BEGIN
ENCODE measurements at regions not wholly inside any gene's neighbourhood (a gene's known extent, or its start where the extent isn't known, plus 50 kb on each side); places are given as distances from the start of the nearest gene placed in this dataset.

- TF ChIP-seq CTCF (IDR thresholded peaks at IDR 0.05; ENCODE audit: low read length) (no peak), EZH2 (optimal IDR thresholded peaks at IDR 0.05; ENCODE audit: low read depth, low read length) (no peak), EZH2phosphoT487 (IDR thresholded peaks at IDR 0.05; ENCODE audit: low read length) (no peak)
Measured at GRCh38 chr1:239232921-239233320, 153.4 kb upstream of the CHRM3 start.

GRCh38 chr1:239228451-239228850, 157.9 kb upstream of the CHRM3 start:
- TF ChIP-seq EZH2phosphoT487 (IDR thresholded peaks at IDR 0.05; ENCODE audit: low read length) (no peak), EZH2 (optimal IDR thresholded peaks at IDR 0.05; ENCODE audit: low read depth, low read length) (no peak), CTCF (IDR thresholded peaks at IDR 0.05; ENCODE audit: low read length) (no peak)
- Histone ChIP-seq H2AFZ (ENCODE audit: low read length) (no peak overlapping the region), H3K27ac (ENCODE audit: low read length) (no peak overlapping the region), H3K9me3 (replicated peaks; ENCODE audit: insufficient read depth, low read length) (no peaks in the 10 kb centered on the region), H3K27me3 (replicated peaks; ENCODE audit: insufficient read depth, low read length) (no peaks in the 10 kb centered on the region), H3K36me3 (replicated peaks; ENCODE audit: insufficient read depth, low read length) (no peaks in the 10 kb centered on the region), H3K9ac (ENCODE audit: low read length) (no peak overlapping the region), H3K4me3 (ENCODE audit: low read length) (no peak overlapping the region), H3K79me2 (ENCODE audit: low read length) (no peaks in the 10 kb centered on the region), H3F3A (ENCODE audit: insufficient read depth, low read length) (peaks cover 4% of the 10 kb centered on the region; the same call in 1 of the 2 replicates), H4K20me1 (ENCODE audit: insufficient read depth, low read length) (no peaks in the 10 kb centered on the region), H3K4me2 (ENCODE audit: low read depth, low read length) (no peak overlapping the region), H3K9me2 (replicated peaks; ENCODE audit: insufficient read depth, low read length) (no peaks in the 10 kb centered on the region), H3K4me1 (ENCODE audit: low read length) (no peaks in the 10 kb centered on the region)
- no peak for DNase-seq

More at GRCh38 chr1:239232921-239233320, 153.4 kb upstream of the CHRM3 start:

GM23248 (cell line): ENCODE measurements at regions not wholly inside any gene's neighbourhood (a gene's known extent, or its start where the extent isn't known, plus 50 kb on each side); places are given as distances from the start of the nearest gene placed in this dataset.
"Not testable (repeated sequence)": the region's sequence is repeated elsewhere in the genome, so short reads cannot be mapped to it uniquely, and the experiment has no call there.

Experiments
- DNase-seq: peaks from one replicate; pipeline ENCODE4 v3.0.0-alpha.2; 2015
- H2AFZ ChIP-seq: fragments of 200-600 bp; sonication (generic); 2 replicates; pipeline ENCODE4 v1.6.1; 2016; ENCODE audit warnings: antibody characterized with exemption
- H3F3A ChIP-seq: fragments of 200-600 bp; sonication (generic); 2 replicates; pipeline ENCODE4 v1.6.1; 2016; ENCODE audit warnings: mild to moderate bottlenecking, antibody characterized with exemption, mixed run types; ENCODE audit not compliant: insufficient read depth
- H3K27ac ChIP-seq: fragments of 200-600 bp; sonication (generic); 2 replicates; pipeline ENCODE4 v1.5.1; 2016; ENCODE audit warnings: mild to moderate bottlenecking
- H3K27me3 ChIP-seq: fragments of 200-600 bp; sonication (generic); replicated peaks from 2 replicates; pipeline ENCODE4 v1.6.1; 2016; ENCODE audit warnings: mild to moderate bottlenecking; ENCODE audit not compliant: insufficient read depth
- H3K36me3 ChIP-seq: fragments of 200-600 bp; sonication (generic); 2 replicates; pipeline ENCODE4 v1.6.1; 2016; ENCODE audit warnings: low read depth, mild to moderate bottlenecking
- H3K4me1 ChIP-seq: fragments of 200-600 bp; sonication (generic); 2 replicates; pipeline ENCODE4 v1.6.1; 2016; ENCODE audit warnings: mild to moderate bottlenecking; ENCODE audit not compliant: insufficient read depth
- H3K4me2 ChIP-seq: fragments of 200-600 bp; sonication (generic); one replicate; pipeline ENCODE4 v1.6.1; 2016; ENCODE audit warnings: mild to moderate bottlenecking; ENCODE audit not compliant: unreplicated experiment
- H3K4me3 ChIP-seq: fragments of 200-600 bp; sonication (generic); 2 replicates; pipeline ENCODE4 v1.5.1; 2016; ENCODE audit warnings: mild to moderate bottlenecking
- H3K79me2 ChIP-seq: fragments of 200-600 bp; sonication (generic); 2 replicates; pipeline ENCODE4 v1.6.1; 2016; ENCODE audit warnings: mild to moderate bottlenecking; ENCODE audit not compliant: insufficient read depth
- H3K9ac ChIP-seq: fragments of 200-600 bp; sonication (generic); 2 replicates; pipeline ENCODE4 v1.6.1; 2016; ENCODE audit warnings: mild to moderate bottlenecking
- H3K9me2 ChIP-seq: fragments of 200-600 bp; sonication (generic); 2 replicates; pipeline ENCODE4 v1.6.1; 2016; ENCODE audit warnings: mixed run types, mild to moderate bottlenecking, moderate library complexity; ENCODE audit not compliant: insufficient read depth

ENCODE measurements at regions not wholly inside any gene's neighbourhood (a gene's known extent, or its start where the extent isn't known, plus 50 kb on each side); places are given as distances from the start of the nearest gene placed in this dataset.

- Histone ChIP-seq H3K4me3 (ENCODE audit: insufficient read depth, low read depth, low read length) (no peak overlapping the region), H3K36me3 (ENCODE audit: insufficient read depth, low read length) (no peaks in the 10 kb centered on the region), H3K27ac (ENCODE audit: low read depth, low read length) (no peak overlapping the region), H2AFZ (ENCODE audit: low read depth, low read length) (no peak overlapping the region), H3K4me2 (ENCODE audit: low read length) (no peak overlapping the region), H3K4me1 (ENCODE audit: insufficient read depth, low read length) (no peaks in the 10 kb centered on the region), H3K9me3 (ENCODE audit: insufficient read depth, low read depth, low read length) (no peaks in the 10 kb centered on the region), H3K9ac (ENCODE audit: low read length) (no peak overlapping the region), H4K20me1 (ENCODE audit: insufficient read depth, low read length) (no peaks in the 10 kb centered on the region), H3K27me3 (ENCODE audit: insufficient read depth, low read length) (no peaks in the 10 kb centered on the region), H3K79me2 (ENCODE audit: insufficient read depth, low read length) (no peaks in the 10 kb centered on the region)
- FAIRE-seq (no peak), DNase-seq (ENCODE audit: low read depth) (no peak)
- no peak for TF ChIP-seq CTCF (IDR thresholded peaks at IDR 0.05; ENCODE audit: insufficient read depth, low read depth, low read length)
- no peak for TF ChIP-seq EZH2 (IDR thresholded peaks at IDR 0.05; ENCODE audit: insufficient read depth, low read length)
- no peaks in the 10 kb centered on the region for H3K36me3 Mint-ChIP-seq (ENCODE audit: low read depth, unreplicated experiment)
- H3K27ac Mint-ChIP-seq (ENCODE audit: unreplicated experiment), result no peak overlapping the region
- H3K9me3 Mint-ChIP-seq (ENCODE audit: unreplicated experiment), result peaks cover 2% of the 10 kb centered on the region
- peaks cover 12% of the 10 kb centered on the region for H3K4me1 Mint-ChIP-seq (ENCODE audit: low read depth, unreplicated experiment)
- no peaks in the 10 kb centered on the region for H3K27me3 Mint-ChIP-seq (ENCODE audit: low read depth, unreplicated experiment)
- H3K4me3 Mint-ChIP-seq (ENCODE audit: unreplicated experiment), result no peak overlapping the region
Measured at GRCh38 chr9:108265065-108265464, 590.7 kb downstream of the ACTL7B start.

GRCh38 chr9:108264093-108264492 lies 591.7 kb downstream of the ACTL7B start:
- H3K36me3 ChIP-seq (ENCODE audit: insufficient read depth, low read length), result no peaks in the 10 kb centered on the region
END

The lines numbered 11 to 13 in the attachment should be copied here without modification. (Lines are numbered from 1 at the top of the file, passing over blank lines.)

Experiments
- DNase-seq: peaks from one replicate; pipeline ENCODE4 v3.0.0-alpha.2; 2015
- H2AFZ ChIP-seq: fragments of 200-600 bp; sonication (generic); 2 replicates; pipeline ENCODE4 v1.6.1; 2016; ENCODE audit warnings: antibody characterized with exemption